MYTH 2: GIRLS CAN'T DO SCIENCE

MYTH 2: GIRLS CAN'T DO SCIENCE

Publication info

Posted
10/10/13

LOOKING BACK: Marie Curie, France & Poland

Marie Curie, the first woman to win a Nobel Prize and the first person to win two, used her award money to replace the faulty plumbing and peeling wallpaper in her Paris home. For Curie, spending money from the world's most laudable prize on the most banal of repairs only reinforced the bittersweet dichotomy of her life. She is arguably the most famous woman scientist in history — but she was also a wife and, later, a cash-strapped single mother struggling to find that elusive work-family balance. "I have frequently been questioned, especially by women, of how I could reconcile family life with a scientific career. Well, it has not been easy." But there is no question that her trailblazing work did much to lower one stubborn barrier: the mindset that girls and numbers don't mix.

The daughter of two teachers, Curie was taught to explore and excel, playing with her father’s test tubes and crucibles as a child. But the untimely deaths of her mother and sister, along with the financial ruin of her family tied to Polish uprisings, drove her to Paris, where she earned degrees in physics and mathematics at the Sorbonne University. She also met and married Pierre Curie, and the couple collaborated on studies in radiation and radioactivity. The Curies discovered polonium and then radium. In 1903, they received the Nobel Prize for Physics — the same year they lost a child, born prematurely. More heartache followed: in 1906, a carriage ran over Pierre, killing him and leaving Marie with two young daughters. Curie buried her sorrow in her work, exploring the medical uses of radiation in the treatment of cancer and lupus. And in 1911 she was awarded the Nobel Prize for Chemistry.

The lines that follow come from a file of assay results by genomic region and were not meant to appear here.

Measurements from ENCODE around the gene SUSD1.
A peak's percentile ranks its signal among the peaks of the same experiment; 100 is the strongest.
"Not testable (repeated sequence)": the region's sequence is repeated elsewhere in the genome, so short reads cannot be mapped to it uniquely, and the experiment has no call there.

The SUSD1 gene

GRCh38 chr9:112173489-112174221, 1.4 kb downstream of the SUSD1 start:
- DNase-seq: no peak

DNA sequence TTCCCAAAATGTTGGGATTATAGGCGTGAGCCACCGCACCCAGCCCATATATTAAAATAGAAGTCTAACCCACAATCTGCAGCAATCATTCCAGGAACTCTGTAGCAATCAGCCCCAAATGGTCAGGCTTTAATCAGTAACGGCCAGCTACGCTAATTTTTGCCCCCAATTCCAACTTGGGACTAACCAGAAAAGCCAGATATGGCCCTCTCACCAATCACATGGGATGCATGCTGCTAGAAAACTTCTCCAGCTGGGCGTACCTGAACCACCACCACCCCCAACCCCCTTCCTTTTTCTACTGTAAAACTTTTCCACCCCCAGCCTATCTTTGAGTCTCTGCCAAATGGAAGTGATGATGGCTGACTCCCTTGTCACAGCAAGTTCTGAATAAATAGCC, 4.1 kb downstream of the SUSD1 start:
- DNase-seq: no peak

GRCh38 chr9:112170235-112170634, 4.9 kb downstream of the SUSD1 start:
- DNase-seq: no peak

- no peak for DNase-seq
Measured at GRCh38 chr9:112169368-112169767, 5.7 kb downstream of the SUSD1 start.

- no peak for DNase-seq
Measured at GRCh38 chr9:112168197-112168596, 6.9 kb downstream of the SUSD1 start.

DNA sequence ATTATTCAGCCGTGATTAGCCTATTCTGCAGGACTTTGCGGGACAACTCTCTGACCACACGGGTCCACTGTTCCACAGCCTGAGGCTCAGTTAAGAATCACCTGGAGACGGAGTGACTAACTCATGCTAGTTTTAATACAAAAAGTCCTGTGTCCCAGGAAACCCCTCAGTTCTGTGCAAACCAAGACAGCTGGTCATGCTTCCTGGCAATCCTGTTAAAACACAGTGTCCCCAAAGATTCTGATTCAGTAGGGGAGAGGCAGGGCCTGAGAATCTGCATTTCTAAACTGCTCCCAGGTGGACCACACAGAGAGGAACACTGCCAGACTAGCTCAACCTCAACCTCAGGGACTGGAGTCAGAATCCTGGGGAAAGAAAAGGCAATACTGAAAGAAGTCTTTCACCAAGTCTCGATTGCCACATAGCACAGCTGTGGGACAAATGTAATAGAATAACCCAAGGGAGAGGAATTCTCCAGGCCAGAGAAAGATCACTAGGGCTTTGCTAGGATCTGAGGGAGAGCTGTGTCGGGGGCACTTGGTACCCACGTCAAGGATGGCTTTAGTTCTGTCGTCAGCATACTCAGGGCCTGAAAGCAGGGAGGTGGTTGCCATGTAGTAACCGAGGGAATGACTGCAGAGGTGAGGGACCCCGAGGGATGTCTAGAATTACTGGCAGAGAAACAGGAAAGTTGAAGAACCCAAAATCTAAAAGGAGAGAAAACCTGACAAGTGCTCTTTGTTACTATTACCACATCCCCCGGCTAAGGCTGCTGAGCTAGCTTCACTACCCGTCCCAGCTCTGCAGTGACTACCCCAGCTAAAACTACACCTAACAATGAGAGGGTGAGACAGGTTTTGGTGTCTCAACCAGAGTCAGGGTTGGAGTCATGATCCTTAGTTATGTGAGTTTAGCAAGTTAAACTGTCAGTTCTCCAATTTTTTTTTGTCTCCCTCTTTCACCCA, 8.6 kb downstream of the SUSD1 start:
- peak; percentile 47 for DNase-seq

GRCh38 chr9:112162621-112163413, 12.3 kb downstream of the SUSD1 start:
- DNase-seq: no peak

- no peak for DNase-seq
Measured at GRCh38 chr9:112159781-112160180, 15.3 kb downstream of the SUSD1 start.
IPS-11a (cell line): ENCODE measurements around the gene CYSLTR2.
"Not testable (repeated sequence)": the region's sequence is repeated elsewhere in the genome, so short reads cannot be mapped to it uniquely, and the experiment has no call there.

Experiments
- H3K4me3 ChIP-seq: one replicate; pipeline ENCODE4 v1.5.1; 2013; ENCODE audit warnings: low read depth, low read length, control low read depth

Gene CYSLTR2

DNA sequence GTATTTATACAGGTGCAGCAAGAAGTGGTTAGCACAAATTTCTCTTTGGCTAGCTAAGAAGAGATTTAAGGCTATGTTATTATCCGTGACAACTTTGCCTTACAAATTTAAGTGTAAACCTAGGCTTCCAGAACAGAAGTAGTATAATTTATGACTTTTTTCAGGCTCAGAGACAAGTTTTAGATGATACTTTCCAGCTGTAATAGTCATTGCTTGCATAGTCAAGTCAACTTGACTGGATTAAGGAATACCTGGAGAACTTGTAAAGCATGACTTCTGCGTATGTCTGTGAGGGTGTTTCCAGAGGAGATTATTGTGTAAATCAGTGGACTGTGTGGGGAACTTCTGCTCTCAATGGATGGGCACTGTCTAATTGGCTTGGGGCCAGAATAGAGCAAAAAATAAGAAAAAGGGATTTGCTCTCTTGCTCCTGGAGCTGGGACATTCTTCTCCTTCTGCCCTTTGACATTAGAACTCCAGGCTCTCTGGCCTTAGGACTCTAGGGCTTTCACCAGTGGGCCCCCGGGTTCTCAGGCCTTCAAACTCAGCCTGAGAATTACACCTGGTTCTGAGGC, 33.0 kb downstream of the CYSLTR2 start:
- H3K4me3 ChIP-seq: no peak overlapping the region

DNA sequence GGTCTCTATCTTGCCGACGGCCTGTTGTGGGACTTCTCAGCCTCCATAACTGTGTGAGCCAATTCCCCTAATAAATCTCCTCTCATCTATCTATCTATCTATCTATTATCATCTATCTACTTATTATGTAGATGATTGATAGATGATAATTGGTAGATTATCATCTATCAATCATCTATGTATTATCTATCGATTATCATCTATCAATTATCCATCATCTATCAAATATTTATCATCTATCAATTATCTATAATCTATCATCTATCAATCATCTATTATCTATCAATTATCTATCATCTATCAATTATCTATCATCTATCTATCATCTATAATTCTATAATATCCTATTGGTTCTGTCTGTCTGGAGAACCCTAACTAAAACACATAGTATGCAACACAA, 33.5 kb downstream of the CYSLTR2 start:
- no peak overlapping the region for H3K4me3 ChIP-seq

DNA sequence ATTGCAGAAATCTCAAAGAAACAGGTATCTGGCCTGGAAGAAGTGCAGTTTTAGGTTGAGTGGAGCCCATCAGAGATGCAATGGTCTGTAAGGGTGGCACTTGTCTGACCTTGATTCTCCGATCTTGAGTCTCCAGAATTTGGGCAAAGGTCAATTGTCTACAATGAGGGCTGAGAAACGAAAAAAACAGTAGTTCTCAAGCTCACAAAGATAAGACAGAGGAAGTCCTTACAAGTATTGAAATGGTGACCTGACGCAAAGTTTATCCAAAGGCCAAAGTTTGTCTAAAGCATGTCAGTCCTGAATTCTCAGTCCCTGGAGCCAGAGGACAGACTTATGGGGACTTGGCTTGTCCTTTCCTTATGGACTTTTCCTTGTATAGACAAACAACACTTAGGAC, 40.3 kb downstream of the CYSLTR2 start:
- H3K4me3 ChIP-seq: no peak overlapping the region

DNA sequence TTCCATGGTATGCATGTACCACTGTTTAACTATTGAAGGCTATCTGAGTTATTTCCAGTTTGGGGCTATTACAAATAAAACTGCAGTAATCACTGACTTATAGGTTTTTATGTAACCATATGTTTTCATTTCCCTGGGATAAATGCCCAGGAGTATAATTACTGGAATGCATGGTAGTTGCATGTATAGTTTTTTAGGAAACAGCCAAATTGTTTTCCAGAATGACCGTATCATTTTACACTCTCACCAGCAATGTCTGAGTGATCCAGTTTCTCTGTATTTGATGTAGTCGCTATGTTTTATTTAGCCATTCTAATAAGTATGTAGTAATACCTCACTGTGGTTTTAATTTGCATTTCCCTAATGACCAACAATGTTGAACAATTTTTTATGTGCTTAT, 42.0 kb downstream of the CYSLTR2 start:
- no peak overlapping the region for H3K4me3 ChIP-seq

Like many explorers, Curie died because of her journey. She succumbed to pernicious anemia, an effect of her work with radioactivity, in 1934. The library she left behind speaks to a pioneering path that wasn’t limited to science. Today Curie’s notebooks are still too radioactive to be handled. So, too, are her cookbooks.

LOOK FORWARD

Life is not easy for any of us. But what of that? We must have perseverance and above all confidence in ourselves. We must believe that we are gifted for something... and this thing must be attained.

- Marie Curie

SOURCES: 1 The People’s Almanac: David Wallechinsky and Irving Wallace, 1975; Doubleday and Company. 2 Jone Johnson Lewis, other collaboration. 3 "Mme. Curie is Dead; Martyr to Science," New York Times, July 5, 1934. 4 Manning, "The Society: Race, Gender and Science." History of Science Society. Photo Credit: © Bettmann/Corbis.    

© Bettmann/Corbis.

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